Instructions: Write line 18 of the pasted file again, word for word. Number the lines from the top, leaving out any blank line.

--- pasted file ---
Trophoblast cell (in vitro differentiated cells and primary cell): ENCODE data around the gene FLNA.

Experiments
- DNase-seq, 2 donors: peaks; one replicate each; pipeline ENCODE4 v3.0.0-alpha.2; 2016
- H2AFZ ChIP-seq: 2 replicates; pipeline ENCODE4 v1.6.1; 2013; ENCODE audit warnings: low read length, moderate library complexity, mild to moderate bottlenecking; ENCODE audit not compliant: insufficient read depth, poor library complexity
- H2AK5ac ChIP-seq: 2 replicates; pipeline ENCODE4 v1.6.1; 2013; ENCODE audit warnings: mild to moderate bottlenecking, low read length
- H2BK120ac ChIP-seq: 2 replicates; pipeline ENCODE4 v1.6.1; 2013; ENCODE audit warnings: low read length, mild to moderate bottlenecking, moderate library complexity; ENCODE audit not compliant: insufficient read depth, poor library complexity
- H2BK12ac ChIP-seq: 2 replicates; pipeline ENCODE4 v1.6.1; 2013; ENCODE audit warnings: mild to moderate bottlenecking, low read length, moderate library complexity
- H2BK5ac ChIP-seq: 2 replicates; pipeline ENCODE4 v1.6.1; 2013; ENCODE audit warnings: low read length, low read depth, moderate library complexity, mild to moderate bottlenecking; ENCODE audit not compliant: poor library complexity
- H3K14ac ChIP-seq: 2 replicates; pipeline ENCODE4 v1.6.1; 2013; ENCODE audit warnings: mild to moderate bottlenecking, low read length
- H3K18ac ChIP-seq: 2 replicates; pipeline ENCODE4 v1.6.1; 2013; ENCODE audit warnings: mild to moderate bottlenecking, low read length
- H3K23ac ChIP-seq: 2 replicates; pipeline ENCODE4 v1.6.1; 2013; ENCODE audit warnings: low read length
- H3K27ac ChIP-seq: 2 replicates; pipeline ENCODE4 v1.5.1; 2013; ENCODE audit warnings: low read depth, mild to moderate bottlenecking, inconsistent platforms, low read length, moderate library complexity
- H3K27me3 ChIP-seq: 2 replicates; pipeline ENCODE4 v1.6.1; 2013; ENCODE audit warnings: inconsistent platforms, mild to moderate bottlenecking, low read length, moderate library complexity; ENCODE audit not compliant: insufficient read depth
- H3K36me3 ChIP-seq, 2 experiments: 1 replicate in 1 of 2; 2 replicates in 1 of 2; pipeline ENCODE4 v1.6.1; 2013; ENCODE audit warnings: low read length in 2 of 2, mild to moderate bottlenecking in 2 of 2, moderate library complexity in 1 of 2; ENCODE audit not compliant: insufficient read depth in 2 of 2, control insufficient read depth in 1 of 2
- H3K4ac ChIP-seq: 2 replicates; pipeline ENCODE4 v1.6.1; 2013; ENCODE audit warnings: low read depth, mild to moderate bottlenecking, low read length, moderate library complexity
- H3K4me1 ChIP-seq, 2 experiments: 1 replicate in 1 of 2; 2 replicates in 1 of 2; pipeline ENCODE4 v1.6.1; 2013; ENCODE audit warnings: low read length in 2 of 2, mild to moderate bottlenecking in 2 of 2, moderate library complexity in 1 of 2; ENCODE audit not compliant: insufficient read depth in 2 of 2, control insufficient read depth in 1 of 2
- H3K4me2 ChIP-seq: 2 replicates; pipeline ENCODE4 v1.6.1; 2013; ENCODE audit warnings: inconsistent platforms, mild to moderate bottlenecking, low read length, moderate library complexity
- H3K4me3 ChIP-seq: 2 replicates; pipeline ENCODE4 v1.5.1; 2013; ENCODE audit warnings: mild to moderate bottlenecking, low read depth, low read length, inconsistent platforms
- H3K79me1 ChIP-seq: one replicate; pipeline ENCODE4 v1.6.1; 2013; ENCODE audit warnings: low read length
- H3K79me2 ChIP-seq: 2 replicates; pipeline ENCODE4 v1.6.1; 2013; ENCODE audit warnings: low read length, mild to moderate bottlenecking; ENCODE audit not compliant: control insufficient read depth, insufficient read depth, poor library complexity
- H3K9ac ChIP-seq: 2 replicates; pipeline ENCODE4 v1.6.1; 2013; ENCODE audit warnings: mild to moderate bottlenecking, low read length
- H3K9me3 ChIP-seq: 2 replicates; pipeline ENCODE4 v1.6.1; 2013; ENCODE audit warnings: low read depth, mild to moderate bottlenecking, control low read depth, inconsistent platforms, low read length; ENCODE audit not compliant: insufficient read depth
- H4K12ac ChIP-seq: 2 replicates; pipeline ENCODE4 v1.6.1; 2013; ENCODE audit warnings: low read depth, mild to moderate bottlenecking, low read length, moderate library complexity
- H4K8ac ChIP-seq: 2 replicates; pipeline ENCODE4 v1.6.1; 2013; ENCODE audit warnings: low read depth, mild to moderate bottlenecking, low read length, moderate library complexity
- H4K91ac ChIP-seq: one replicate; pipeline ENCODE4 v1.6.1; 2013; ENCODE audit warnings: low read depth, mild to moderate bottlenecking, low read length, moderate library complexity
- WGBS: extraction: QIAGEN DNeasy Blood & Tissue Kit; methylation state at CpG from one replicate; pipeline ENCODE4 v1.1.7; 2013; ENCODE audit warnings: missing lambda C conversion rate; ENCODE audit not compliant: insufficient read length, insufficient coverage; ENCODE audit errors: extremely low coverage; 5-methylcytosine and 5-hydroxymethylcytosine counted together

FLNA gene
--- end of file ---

- H3K4me3 ChIP-seq: 2 replicates; pipeline ENCODE4 v1.5.1; 2013; ENCODE audit warnings: mild to moderate bottlenecking, low read depth, low read length, inconsistent platforms